Late April is bringing a lot of travel for the Dwell crew. Sam and Jordan are in Milan at Salone del Mobile, Miyoko is headed to Houston tomorrow to report a story for our October issue, Aaron jets off to Switzerland in a few days for a tour of Swiss design...Those of us here in San Francisco are lamenting (or am I the only one?) the end of an epic heat wave and doing our travel via internet exploration. Here are some weekly finds from the editors and designers.
I was drawn to these pictograms when I spotted them at ffffound. The link led me to a fascinating, inspiring site dedicated to the work of Gerd Arntz. Arntz was a German socialist artist and designer who lived from 1900-1988, working mostly in Vienna under the tutelage of Otto Neurath, where he developed a collection of 4000 pictograms (early infographics) that could be universal representations of industrial, demographic, political, and economic data. His brief biography is worth a read if you don't know about his work and the graphics are guaranteed to draw you in for a very long look. Awesome stuff.
I spent my last year of high school in a makeshift dark room (a janitor's closet we hijacked without permission) learning basic photography largely by trial and error. I have fond memories of mixing chemicals, impatiently waiting for images to appear, and making so many mistakes. Richard Nicholson reflects on this same sentiment but on a professional level. These photographs are his response to the signs of a dying craft: Darkrooms closing their doors, film companies ceasing production, mom 'n' pop photo labs struggling to stay afloat. He has beautifully lit and captured these rooms as both personal and working spaces. "I have lit these often-gloomy spaces to reveal the beauty of the machinery; enlargers are masterpieces of industrial design," Nicholson says, "I miss the darkroom's ambience, the physicality of dodging and burning, the shaping of the light."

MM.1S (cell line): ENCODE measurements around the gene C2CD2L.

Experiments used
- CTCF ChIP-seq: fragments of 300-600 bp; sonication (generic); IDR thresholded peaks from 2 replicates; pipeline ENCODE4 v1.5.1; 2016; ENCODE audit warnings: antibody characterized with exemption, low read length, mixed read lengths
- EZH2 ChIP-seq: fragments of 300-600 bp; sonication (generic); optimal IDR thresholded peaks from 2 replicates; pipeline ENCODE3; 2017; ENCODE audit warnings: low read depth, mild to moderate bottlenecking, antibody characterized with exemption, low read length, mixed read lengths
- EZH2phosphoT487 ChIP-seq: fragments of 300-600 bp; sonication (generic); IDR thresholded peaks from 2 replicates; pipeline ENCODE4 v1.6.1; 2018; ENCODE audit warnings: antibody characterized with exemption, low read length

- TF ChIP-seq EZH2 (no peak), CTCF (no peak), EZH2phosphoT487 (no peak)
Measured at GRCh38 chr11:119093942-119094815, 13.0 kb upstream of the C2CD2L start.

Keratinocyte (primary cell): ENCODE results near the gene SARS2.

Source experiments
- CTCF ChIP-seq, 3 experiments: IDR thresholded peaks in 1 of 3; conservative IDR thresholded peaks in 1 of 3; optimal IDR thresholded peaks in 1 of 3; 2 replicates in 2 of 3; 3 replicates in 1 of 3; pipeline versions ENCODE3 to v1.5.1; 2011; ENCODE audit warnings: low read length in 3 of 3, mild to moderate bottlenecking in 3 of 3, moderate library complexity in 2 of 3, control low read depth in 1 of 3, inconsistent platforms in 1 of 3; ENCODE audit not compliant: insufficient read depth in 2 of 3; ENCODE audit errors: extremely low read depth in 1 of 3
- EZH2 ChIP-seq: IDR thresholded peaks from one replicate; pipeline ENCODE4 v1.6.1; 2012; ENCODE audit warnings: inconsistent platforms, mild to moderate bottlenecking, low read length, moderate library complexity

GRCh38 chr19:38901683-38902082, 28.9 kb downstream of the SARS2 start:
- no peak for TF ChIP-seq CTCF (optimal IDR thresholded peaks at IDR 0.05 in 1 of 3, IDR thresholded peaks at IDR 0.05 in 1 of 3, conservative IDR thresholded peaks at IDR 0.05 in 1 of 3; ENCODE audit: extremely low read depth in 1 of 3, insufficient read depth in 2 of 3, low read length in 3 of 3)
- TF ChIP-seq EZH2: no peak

Brendan: VonKottwitz jewelry by Nina Stotler
This past week I found myself tucking into every store I could find in search for jewelry for my wife. We both love handmade jewelry, but honestly, there is lots of stuff out there I wouldn't buy for a secret santa gift. My friend, who knows my affinity for German typography and Bauhaus architecture, pointed me to VonKottwitz. The jewelry is beautiful and all handmade by Nina Stotler from her Brooklyn design studio. I was drawn particularly to the Industry Collection and walked away with The Multiple and The Bib, both beautifully showing off the nuts and bolts of craftsmanship.
I love this set of ephemera on Flickr from Alistair Hall, who also runs the blog We Made This. It's treasure trove of beautiful typographic design work. Another one that caught my eye was this Scrabble game by Janno Hahn, which has been modified by pasting found letters atop the original Scrabble pieces. A designer's dream Scrabble game! (You have to scroll through a slow Flash slideshow on Hahn's site to get to the Scrabble project (shown above), or you can see it where I found it, at thepostfamily.com
Aaron: The Caustic Cover Critic
This week I've fallen for The Caustic Cover Critic. Though he's not quite as withering as the name of his blog suggests, he does keep great tabs on the realm of book cover design. Ranging from mid-century Italian sci-fi to the latest from Penguin UK (their design outstrips Penguin US by an order of magnitude), the CCC dissects jacket cover trends, shows how the same book has been treated over time and in different places, and trains his gimlet eye on what's around the bend while proving that a blog should be judged by what it covers.
At Dwell, we're big fans of Flora Grubb (whose fantastic garden store and nursery in San Francisco, Flora Grubb Gardens, we showcased in our October 2007 issue and returned to for the location of our March 2009 Dwell Reports photo shoot). This week, Design*Sponge posted a great Q&A with Flora that really highlights her fun-loving, sustainability minded, sweet-as-a-peach personality--as well as revealing tidbits about her "death rock" high school days and the one environmentally unfriendly habits she hates giving up.
Trade Gothic was originally released in 1948, designed by Jackson Burke. It’s been a staple in the industry since. I’ve always been a fan...it’s clean and sturdy. This new redesign boasts the rethinking of details such as the letters’ terminals and stroke endings, as well as the fonts’ kerning. There are also new compressed widths and heavier weights. Can’t wait for the right project to test drive it on!
Isotype images from gerdarntz.org